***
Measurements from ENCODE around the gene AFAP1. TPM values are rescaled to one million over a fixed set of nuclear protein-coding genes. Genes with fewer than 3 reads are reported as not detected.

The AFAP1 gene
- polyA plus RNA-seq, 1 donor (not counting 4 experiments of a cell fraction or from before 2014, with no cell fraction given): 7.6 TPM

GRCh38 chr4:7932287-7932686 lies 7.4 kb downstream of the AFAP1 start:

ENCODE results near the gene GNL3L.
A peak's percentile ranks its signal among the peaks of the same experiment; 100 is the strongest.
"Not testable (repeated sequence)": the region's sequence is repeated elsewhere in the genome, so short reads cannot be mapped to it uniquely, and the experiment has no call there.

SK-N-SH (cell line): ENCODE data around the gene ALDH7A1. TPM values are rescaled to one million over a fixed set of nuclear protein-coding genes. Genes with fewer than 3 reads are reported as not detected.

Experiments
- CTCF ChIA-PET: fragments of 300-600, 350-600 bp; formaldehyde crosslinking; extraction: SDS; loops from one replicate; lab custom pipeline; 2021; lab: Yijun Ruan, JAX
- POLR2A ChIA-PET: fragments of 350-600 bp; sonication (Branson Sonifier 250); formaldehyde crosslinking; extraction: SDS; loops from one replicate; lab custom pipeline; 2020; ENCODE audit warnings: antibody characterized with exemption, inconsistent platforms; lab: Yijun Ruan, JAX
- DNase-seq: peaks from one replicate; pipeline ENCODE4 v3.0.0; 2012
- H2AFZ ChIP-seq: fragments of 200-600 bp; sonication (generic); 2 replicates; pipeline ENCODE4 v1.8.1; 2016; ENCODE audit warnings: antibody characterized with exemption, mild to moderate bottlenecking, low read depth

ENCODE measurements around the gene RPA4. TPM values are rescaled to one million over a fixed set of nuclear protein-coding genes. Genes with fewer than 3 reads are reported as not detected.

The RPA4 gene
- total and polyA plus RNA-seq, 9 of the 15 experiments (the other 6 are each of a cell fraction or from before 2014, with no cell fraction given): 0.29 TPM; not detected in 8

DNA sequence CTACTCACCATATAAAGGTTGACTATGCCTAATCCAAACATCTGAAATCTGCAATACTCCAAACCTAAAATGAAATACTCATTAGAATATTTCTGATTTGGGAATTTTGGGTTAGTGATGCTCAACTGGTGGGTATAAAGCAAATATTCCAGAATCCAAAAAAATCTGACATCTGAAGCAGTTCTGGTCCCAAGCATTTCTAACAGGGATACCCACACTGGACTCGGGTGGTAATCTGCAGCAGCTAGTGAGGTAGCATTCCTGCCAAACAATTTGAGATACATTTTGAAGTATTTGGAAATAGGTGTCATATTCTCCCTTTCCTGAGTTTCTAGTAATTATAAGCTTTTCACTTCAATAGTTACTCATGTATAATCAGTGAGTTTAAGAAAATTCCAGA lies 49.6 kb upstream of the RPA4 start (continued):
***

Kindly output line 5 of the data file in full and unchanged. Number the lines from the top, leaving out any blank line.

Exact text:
ENCODE results near the gene GNL3L.